Farewell and R.I.P. To Native American Blues Legend Jim Boyd

Jim Boyd Performing at the NAMA Ceremony
Singer, songwriter, musician and producer Jim Boyd reportedly died due to natural causes on June 21, 2016. He was 60 years old. As one of the most active Native American recording artists, Jim Boyd’s music career spanned over four decades in the roles as; musician, performer, songwriter, and producer. He has worked on projects for Miramax, Warner Brothers, Mega International Records, Dixie Frog Records, Sound of America Records, as well as produced audio-visual projects for businesses and colleges. Jim has released 15 records to date;  Reservation Bound, Unity, Reservation Blues, First Come Last Served, AlterNatives, Jim Boyd w/ Alfonso Kolb Live At The Met, Kyo-t Live, Going To The Stick Games, Them Old Guitars, Live At Two Rivers, Blues To Bluegrass, Voices From The Lakes, Harley High, Living For The Sunny Days, and most recently Bridge Creek Road​.  Jim also managed his own career and continued to perform as the business owner and operator of his label, Thunderwolf Records.
Jim has received multiple nominations and awards for his work from the Native American Music Awards over the years. At the Second Annual Native American Music Awards, he took home the award for Best Compilation Recording for the Smoke Signals soundtrack; at the Fifth Annual Awards, he won Record of the Year for his recording, AlterNatives. The next year he took Best Pop/Rock Recording for Live At The Met; at the Seventh Annual Awards he received Record of the Year for Going To The Stick Games; he received Songwriter of the Year at the Eighth Annual Native American Music Awards for Them Old Guitars; he won Best Short Form Music Video for Inchelium at the Ninth Annual Awards; and he received the prestigious Artist of the Year Award at the Tenth Annual Native American Music Awards.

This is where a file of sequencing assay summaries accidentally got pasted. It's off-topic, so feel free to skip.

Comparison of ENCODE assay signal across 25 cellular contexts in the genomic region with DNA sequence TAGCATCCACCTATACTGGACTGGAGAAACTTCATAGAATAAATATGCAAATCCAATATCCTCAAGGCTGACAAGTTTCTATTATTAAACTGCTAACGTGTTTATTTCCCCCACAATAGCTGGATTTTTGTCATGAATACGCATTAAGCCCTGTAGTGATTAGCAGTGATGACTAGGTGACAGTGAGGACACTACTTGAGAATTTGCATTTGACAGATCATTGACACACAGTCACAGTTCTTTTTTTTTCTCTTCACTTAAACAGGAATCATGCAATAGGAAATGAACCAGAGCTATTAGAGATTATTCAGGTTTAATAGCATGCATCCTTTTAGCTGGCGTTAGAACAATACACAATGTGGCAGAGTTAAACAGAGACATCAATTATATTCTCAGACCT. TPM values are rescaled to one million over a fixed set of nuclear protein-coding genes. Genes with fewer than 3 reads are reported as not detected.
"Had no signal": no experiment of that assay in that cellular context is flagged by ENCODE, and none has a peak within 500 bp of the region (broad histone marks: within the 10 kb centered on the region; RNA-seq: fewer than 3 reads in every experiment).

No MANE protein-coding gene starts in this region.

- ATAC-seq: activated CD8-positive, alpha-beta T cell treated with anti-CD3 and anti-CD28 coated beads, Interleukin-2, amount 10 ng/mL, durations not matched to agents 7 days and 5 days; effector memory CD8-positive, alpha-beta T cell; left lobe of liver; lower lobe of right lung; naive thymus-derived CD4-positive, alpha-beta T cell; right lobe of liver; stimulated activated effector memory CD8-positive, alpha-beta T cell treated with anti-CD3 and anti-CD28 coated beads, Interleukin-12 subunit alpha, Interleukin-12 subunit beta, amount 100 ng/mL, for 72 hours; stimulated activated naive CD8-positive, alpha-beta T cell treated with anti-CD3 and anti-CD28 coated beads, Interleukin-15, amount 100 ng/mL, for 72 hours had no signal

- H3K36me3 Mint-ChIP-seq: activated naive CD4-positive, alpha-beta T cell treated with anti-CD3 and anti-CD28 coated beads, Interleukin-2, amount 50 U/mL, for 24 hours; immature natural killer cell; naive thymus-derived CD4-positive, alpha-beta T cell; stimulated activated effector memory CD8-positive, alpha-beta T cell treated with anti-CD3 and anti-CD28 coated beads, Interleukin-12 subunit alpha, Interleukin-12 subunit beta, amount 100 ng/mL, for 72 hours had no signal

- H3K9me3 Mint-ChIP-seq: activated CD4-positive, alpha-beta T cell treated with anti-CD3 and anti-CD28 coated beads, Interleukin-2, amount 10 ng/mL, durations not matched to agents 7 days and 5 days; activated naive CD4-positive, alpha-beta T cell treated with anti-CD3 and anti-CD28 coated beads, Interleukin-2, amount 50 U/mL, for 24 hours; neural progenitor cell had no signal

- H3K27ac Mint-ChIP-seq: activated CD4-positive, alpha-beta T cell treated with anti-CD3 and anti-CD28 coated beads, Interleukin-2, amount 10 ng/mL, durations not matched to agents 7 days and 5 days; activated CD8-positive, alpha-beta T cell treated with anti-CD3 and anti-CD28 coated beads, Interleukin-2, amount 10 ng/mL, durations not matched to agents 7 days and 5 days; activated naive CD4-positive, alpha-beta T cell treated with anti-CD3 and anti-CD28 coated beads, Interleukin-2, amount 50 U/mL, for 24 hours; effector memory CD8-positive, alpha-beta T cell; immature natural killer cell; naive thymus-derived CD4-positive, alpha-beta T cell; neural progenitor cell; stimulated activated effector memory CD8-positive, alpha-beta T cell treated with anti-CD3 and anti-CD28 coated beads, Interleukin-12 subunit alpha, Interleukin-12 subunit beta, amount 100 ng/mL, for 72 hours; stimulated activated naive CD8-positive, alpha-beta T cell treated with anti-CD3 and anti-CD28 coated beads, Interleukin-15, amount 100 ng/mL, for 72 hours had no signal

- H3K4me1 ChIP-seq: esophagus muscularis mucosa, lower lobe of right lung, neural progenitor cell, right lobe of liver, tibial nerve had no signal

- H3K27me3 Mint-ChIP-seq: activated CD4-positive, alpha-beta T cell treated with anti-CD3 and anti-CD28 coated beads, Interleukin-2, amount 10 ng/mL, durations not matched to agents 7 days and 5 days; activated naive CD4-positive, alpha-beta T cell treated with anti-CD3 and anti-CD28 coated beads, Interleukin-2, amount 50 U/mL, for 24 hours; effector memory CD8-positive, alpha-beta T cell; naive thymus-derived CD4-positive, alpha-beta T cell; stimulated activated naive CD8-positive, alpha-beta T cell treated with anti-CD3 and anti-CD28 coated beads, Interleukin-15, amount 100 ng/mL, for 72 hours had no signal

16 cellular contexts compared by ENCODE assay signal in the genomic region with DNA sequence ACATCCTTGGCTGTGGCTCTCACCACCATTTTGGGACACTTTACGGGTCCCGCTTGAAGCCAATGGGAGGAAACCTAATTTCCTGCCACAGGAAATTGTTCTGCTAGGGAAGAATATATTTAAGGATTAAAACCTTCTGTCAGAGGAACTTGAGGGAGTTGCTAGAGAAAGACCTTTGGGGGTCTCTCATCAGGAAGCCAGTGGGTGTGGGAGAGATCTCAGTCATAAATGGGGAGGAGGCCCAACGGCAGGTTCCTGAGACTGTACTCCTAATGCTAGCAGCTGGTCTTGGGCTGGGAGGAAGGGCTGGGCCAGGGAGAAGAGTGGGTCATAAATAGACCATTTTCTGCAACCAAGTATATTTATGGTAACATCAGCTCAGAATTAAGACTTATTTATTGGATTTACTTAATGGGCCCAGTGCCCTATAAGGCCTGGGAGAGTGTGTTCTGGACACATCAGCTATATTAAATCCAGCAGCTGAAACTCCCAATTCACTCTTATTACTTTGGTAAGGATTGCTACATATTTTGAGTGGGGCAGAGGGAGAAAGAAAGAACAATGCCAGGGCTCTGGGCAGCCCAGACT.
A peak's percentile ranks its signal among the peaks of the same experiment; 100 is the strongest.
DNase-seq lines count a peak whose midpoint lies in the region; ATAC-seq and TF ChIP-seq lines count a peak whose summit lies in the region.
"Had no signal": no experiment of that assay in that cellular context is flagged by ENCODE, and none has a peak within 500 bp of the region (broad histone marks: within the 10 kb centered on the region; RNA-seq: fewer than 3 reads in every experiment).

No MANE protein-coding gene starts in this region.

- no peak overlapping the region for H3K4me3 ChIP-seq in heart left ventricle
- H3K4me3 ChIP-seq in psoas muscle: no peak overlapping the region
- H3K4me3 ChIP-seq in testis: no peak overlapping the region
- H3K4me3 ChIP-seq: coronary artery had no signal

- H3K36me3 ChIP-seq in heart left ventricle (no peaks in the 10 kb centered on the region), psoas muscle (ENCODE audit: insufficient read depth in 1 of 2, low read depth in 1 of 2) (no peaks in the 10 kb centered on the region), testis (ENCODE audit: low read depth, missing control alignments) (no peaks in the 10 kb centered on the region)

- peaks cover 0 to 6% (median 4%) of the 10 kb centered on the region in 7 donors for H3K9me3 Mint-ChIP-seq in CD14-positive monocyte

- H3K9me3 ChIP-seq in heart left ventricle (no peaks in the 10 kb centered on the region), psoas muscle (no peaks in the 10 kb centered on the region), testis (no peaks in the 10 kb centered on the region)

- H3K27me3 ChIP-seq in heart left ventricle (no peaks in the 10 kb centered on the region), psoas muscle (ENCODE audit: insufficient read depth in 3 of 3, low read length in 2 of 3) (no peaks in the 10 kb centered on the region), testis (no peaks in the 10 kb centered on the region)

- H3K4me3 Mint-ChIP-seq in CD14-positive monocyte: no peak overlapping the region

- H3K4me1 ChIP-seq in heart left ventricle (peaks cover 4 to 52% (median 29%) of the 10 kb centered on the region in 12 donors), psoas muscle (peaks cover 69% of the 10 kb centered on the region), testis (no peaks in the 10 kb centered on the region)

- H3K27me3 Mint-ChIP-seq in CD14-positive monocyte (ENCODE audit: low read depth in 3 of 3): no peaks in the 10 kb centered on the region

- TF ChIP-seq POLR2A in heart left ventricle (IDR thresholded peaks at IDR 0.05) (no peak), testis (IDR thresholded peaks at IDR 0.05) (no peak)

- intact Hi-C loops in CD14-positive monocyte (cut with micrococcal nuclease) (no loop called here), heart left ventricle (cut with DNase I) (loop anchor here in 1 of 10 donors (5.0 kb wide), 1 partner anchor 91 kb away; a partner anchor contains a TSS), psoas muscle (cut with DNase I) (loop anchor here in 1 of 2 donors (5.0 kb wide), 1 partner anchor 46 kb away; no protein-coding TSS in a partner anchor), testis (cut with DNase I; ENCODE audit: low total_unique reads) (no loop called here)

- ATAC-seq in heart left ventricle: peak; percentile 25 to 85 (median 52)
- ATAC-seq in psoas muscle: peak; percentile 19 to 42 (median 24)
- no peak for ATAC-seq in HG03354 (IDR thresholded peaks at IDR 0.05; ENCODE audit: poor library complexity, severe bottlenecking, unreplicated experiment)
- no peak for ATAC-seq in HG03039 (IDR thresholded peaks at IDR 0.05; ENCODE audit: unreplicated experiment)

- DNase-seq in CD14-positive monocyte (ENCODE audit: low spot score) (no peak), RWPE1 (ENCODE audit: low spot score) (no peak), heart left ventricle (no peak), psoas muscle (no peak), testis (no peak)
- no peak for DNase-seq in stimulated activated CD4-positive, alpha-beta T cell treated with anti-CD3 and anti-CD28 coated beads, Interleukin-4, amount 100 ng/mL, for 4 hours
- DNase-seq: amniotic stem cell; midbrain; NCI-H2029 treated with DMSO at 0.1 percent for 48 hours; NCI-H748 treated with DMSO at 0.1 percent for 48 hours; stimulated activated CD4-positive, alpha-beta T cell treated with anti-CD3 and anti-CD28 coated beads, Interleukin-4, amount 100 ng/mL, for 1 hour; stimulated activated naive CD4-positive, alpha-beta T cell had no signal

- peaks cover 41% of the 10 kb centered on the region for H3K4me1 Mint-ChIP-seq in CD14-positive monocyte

Jim first started playing gigs in junior high in his older brother’s band, The Benzi Kriks, around Sewart Air Force  Base in Tennessee. In 1968, the family moved back to the Colville reservation where Jim continued to play gigs with his lifelong friend Jerry Stensgar, who played bass.  He started playing cover music in bars by the age of sixteen.

At the age of 23, Jim was recruited as a guitar player in the group XIT, which was one of the first rock groups in Indian country to have success.  Boyd played for two years with XIT.  Boyd also appeared in the documentary, XIT: Without Reservation, which was a live recording filmed at the Mystic Lake Casino in Prior Lake, Minnesota. Boyd and XIT bass player, Frank Diaz, started a cover group called Greywolf with drummer, Ed Banning. This group continued in many forms throughout the next fifteen years, and eventually added drummer Alfonso Kolb, who continued to play with Jim afterward. After Diaz’s departure, Jerry Stensgar joined as bass player until Greywolf officially disbanded.

With intentions to become a recording engineer instead of a songwriter, Jim attended the Recording Workshop in Chillicothe, Ohio in the early 80's.  He didn't start writing his own songs until the age of thirty, penning lyrics about Native American issues placed to contemporary music. He met Sherman Alexie at the Columbia Folk Festival in Spokane when Alexie was preparing his first movie, Smoke Signals on Miramax. He asked Boyd to write songs for the soundtrack. The first song Jim wrote, "Father and Farther," became the movie's central theme. "Music is Jim's voice," Alexie had said. "With his music, he is more courageous, more passionate, more extroverted. He is a gentleman, tender and funny in his private life, and brash and courageous on his public stage. I love them both."

Jim had four songs featured in the Miramax motion picture Smoke Signals, which were also included on the TVT Records soundtrack. He also recorded music for Warner Bros. books on tape, Indian Killer. Not all of Jim’s songs dealt with Native American issues or Native American genres for that matter. His songs ranged from folk to country, rock and blues all while balancing his commercial and artistic sides. A music magazine said he was "a mix of folk, rock, blues, thoughtful lyrics with great guitar riffs and strong vocals".

At the time of Jim’s death, he was serving his second term on the Colville Business Council as Chairman and was standing for reelection.  He was previously the Culture Committee Chairman, Vice-Chairman of the Business Council, and Chairman of the Law & Justice Committee.

In addition to his wife Shelly, Jim Boyd is survived by his mother, Violet Boyd; brothers Lanny and Michael; sisters Pam, Luana and LaDonna; sons Joel, Dakota, Brian and Michael Carson, and daughter Stevey Seymour; nine grandchildren and one great-grandchild.

As we mourn the loss of Jim Boyd with his family, we will also celebrate the many amazing songs and recordings he has left us and the world. And wherever you may be, remember to bring out your guitars, your hand drums, your big drums, your flutes, your voices and sing Jim on his way.